Trumbull, Conn., Dec. 12, 1943
Dear Lad, Marian, Dan and Dick:
A letter from Ced: “ Dec. 2, Seward, Alaska, aboard S.S. ALASKA. Well, I’m on the way. Don’t expect me till I get there tho. It may take me all month the way people talk. I’m set to get to Seattle via the above, but from there ????? The previous plans fell through as passage out of Juneau couldn’t be booked until Jan. 10th. I may still go up from Seattle to Vancouver to take the C. P. (Canadian Pacific) east, but I’ll decide that after talking to various agents in Seattle. I’ll take anything on rail or by air that will get me East, and even a bus if it comes down to that. I guess one of the railroads will have an empty seat before very long. The last two weeks have been hectic, what with trying to dispose, loan or otherwise get rid of all my stuff and in collecting clothes, etc., for this trip. Restrictions have been relaxed considerably and all I had to do was to get a permit to depart and return from and to the Territory of Alaska, and on the boat we only need to check our cameras, electric razors, flashlights, binoculars, etc. Baggage isn’t checked otherwise. Seward is sure lots prettier with its post-fire construction. They have very modern fireproof buildings attractively designed. Food is somewhat cheaper and of better quality than that obtainable in Anchorage restaurants. We had a swell trip down in the train today and apparently there are a good many pleasant people making the trip south– many of them friends and acquaintances from Anchorage. My ”cell mate” is a fellow from Anchorage Market whom I’d seen but never had met. He is pleasant seeming and will probably be a good travel companion. He has been up here for 13 years running and hasn’t seen his wife in all that time. The S. S. ALASKA is somewhat smaller than the McKINLEY, but is not too bad a boat. Our stateroom is at the tail end and will probably be plenty rough if we get into any kind of a swell on the Gulf. The McKINLEY, incidentally, is now aground in the Aleutians and has been for over a year. It is gradually disintegrating if it has not already succumbed to the Aleutian storms. Dan and I had a peach of a trip on the poor old boat and I shed a sincere tear for her as she fades out of the picture of picturesque Alaskan transportation. Saw Rusty last week and of course he wanted to be remembered to everyone. I had Thanksgiving dinner with the Morgans and friends at Chuck’s and Florence’s apartment. Keep a candle burning for me. Bon nuit, Ced”. That we will, Ced, old son, and we will fervently hope it won’t have to be a leftover Christmas tree candle, either.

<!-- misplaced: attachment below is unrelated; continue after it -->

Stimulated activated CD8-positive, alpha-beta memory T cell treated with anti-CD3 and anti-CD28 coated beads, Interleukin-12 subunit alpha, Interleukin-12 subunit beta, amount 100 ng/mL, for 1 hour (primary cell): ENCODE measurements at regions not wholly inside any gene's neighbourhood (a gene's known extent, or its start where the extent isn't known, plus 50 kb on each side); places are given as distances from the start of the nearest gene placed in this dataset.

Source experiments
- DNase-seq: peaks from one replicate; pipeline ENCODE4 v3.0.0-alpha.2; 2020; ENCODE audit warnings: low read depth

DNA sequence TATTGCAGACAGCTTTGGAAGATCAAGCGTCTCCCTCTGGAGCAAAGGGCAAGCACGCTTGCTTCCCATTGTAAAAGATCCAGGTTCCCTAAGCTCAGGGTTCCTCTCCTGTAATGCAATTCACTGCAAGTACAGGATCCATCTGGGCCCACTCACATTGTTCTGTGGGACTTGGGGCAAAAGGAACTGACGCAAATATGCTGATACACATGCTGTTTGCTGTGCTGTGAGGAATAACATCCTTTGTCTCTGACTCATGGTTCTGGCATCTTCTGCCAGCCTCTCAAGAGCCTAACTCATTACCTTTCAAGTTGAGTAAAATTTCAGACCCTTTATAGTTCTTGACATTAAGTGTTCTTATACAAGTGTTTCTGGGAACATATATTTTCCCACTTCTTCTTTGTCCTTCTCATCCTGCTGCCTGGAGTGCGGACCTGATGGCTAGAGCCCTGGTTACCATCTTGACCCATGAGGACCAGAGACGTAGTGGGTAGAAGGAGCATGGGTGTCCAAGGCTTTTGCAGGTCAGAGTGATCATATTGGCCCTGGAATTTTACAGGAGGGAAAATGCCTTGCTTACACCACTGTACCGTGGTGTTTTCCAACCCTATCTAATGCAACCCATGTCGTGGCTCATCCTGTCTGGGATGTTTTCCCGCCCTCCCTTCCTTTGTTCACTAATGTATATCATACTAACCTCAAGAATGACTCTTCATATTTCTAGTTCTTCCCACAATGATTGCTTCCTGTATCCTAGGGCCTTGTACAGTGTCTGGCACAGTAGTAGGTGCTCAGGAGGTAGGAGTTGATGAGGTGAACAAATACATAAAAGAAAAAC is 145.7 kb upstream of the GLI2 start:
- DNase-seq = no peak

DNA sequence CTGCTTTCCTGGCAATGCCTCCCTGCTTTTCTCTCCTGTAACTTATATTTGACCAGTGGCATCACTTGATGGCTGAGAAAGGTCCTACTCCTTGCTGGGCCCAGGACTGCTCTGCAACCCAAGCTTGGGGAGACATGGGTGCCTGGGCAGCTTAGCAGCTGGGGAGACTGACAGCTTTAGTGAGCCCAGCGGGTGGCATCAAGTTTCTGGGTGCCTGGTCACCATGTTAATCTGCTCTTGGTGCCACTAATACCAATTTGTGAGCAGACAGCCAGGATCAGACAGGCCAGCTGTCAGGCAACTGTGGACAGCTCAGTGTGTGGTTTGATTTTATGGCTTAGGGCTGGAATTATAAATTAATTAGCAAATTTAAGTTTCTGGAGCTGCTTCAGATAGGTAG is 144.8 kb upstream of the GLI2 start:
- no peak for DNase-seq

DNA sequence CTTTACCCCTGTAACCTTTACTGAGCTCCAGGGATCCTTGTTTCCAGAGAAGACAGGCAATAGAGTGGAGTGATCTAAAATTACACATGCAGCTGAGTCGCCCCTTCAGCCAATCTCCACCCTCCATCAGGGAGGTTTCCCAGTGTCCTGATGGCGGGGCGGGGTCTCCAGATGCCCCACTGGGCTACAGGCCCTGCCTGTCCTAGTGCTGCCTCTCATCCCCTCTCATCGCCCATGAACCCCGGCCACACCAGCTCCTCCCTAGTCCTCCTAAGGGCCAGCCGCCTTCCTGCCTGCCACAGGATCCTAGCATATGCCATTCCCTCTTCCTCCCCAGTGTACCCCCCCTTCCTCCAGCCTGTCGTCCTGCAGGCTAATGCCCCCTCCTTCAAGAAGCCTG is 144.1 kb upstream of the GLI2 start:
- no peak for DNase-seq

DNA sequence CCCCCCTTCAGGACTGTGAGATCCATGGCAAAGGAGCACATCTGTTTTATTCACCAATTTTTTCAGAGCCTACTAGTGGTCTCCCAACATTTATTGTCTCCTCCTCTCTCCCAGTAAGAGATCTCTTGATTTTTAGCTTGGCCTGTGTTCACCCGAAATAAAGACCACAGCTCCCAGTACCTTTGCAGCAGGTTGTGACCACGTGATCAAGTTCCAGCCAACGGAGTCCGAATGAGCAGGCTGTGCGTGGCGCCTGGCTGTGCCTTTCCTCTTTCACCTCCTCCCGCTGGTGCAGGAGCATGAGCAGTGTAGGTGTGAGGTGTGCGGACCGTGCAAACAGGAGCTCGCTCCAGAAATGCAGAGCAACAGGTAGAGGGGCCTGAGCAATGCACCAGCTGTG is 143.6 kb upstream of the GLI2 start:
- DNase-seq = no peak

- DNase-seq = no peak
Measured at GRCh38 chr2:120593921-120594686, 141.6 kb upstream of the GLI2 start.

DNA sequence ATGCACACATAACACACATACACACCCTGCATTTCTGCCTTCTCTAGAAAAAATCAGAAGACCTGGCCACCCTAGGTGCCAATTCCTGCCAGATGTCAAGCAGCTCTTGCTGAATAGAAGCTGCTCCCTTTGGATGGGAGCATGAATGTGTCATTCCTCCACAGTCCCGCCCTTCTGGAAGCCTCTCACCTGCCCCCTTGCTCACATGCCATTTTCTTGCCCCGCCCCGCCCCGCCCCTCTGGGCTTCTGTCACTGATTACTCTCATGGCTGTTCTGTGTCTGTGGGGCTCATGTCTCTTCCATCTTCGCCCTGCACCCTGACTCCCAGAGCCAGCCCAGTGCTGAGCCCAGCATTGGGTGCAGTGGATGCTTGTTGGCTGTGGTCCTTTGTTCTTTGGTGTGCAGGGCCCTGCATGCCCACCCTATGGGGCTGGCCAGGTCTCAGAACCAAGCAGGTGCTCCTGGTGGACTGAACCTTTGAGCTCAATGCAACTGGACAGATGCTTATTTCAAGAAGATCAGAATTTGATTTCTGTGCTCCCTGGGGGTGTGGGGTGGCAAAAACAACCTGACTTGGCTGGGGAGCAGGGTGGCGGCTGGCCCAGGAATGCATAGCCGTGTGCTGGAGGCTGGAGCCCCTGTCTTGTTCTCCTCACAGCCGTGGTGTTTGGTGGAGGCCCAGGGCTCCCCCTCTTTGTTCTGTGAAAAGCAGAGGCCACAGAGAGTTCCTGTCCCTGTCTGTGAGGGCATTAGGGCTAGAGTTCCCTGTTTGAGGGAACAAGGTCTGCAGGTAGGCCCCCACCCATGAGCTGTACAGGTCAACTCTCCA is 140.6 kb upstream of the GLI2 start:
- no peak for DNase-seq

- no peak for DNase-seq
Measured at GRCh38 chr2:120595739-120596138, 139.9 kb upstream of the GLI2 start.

Dan has made the headlines again. A copy of the London ARC bulletin shows on the front page a picture of Dan pointing out to two buddies the stone decorations on the entrance to the service club he so eloquently described in a recent letter. His letter says he is nursing a cold which stubbornly hangs on (Steer shy of that fine germ, Dan, which we are told is quite prevalent in England these days), is restive under what seems rather foolish censorship rules, and ends: “I have been naughty again. I left my carbine cocked, which is very wrong when the gun is not being used. To emphasize the importance of my offense I have been restricted to quarters for two nights– which interfered with my educational progress at night school, besides bruising my delicate pride.” Cheer up, Dan, maybe the extra sleep will kill the cold.
I’ll be posting the rest of this letter tomorrow. It includes a discussion of mail service and news from Lad and Marian.